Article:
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Definition of base noun from the Oxford Advanced American Dictionary



/beɪs/ base pronunciation American

lowest part

1 [countable, usually singular] the lowest part of something, especially the part or surface on which it rests or standsthe base of a column/glassa pain at the base of the spineThe lamp has a heavy base.

original idea/situation

2 [countable] an idea, a fact, a situation, etc. from which something is developed synonym basisShe used her family's history as a base for her novel.His arguments have a sound economic base.

of support/income/power

3 [countable, usually singular] the people, activity, etc. from which someone or something gets most of their support, income, power, etc.These policies have a broad base of economy with a solid manufacturing baseBy broadening the tax base (= increasing the number of people who pay taxes) he could raise more revenue. see also customer base, power base4 base pay/salary/wage the pay that you get before anything extra is addedAll we got was base pay—we didn't reach profitability levels to earn a bonus.

first/main substance

5 [countable, usually singular] the first or main part of a substance to which other things are addeda drink with a rum basePut some moisturizer on as a base before applying your makeup.

main place

6 [countable] the main place where you live or stay or where a business operates fromI spend a lot of time in Los Angeles, but Paris is still my base.The town is an ideal base for touring the area.You can use our apartment as a base in New York.The company has its base in New York, and branch offices all over the world.

of army, navy, etc.

7 [countable, uncountable] a place where an army, a navy, etc. operates froma military/naval basean air baseAfter the attack, they returned to base.


8 [countable] a chemical substance, for example an alkali, that can combine with an acid to form a salt


9 [countable, usually singular] a number on which a system of counting and expressing numbers is built up, for example 10 in the decimal system and 2 in the binary system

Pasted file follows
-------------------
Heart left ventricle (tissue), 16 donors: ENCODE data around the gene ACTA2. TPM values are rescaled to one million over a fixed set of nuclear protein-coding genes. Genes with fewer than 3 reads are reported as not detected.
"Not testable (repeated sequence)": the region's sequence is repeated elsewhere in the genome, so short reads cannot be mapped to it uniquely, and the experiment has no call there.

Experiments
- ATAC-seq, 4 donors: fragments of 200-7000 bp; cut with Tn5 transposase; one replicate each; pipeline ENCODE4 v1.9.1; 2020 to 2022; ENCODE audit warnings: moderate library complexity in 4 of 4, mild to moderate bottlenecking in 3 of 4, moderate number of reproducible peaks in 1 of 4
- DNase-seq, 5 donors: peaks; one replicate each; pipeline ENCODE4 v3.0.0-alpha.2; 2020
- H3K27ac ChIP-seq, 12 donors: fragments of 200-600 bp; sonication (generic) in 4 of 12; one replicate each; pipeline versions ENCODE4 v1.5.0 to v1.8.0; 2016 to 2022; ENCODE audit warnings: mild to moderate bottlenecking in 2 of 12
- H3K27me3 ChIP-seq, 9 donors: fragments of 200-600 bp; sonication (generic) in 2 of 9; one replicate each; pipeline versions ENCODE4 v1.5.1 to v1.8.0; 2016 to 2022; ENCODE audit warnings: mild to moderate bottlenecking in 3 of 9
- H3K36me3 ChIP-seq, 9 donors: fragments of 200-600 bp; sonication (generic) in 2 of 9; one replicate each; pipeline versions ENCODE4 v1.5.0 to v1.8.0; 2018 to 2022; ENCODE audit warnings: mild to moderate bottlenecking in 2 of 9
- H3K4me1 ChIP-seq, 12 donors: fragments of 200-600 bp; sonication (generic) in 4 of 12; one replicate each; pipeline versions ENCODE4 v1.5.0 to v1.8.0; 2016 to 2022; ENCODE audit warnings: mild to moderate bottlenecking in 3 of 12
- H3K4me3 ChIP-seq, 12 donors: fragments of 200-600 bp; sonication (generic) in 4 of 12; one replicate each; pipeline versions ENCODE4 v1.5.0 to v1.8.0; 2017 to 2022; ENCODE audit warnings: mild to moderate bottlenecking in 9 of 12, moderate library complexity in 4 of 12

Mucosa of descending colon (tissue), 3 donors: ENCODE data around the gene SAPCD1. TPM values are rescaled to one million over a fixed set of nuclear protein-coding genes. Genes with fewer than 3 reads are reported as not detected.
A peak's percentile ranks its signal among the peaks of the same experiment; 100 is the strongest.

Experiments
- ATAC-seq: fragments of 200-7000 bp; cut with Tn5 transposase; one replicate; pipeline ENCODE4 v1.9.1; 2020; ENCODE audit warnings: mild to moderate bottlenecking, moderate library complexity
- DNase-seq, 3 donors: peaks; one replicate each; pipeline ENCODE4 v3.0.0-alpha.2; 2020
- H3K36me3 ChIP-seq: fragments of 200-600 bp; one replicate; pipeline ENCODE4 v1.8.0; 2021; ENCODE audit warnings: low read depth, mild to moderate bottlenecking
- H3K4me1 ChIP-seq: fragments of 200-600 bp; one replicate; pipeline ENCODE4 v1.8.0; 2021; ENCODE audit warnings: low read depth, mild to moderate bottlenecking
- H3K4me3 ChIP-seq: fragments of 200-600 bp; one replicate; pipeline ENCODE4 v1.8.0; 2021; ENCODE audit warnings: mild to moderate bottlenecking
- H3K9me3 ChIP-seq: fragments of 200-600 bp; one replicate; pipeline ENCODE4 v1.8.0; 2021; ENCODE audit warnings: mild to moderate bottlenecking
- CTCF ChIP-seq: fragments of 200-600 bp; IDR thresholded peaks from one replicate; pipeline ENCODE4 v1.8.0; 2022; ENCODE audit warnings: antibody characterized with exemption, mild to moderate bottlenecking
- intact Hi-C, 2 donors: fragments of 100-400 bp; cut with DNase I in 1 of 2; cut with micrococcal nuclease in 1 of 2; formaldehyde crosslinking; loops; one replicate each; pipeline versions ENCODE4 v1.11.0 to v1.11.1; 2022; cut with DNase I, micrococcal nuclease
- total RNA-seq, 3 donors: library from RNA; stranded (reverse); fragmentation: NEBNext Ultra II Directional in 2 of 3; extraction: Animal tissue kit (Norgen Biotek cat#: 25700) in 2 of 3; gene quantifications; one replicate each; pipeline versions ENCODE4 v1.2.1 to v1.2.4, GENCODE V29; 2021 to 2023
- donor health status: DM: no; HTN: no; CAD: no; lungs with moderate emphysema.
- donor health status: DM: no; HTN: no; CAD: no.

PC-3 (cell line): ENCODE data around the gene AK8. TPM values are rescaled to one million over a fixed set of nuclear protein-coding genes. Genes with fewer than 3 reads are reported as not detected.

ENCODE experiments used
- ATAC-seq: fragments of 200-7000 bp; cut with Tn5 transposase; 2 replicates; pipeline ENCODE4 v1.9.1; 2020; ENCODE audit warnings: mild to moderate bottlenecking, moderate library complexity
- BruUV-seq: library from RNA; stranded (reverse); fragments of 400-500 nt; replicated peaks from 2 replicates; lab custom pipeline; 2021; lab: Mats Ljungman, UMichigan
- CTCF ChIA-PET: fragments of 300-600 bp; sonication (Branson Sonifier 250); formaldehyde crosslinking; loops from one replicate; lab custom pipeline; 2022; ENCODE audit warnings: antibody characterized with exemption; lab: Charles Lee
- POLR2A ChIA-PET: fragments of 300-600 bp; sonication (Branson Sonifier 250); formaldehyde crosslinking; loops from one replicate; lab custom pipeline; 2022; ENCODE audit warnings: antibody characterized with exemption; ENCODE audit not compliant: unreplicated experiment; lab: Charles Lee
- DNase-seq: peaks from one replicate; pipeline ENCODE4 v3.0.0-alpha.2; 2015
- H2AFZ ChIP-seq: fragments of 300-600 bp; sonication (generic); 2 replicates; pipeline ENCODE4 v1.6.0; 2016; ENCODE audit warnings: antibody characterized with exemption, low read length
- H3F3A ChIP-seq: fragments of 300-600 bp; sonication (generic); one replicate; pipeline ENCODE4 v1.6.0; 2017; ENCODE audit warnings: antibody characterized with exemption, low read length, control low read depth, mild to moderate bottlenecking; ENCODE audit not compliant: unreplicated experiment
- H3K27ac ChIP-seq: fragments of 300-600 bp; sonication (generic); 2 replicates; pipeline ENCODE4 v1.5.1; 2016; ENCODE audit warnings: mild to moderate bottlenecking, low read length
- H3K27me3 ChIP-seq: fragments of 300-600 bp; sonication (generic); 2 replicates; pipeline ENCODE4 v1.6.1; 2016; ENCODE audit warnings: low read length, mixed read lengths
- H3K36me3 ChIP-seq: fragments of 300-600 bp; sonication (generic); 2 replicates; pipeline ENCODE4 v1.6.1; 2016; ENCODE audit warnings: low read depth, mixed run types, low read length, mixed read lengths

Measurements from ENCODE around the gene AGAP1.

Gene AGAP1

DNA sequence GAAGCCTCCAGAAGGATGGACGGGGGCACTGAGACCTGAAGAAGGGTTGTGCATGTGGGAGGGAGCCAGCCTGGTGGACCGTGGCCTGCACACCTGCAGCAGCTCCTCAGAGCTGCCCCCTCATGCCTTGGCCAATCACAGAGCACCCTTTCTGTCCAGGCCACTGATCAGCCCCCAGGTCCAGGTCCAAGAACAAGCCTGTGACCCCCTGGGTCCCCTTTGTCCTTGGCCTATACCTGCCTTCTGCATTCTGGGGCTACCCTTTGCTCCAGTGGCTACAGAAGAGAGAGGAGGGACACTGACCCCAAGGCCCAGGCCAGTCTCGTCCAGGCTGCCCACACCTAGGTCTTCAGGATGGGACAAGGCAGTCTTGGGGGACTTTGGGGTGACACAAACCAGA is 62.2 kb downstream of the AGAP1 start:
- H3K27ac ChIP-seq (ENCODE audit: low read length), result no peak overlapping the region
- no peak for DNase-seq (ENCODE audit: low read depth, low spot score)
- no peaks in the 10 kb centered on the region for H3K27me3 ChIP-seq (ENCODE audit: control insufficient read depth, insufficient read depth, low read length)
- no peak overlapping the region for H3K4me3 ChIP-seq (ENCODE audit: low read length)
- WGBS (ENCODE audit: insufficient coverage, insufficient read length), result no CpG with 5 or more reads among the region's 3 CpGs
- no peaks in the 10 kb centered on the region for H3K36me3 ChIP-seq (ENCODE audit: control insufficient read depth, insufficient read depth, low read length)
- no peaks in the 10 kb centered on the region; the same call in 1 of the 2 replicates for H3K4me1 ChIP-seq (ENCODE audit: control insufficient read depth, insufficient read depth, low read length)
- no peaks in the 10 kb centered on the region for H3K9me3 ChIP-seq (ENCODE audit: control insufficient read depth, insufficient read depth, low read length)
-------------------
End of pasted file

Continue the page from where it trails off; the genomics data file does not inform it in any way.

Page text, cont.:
in baseball

10 [countable] one of the four positions that a player must reach in order to score points
see also databaseIDIOMS

cover all the bases

to consider and deal with all the things that could happen or could be needed when you are arranging something
I am confident this contract covers all the bases.cover all the bases

not get to first base (with something/someone)

(informal) to fail to make a successful start in a project, relationship, etc.; to fail to get through the first stagenot get to first basenot get to first base with

off base

(informal) completely wrong about somethingIf that's what you think, you're way off base

touch base (with someone)

(informal) to make contact with someone againtouch basetouch base with
Usage notesThesaurus: bottombase foundation footThese are all words for the lowest part of something.bottom [usually sing.] the lowest part of something: Footnotes are given at the bottom of each page. I waited for them at the bottom of the hill.base [usually sing.] the lowest part of something, especially the part or surface on which it rests or stands: The lamp has a heavy [usually pl.] a layer of bricks, concrete, etc. that forms the solid underground base of a building: to lay the foundations of the new schoolfoot [sing.] the lowest part of something: She waited for him at the foot of the stairs.bottom or foot?Foot is used to talk about a limited number of things: it is used most often with tree, hill/mountain, steps/stairs, and page.Bottom can be used to talk about a much wider range of things, including those mentioned above for foot.patternsat/near/toward the bottom/base/foot of somethingon the bottom/base of something(a) firm/solid/strong base/foundation(s)Usage notesThesaurus: basisfoundation groundwork baseThese are all words for the ideas, facts, or work that something is based on.basis [usually sing.] a principle, an idea, or a fact that supports something and that it can develop from: This article will form the basis for our [C, U] a principle, an idea, or a fact that supports something and that it develops from: Respect and friendship provide a solid foundation for marriage. The rumor is totally without foundation (= is not based on any facts).basis or foundation?Foundation is often used to talk about larger or more important things than basis: He laid the foundations of Japan's modern economy. These figures formed the basis of their claim for compensation.groundwork [U] work that is done as preparation for other work that will be done later: Her study laid the groundwork for my research.base [usually sing.] an idea, a fact, or a situation from which something is developed: This work provided us with a strong base upon which to build the company.patternsa/the basis/foundation/groundwork/base for somethinga secure/solid/sound/strong/weak basis/foundation/baseto form the basis/foundation/base of somethingto lay the foundation/groundwork for somethingto be without basis/foundation